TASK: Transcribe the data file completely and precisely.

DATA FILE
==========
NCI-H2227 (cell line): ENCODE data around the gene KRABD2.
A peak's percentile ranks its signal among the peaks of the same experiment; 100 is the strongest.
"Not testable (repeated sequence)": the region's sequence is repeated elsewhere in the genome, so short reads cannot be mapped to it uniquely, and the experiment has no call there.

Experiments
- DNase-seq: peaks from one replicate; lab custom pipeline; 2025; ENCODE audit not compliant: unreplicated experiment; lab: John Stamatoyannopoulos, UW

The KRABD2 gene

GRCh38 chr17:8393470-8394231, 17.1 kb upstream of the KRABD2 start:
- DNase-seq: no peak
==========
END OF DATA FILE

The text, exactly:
NCI-H2227 (cell line): ENCODE data around the gene KRABD2.
A peak's percentile ranks its signal among the peaks of the same experiment; 100 is the strongest.
"Not testable (repeated sequence)": the region's sequence is repeated elsewhere in the genome, so short reads cannot be mapped to it uniquely, and the experiment has no call there.

Experiments
- DNase-seq: peaks from one replicate; lab custom pipeline; 2025; ENCODE audit not compliant: unreplicated experiment; lab: John Stamatoyannopoulos, UW

The KRABD2 gene

GRCh38 chr17:8393470-8394231, 17.1 kb upstream of the KRABD2 start:
- DNase-seq: no peak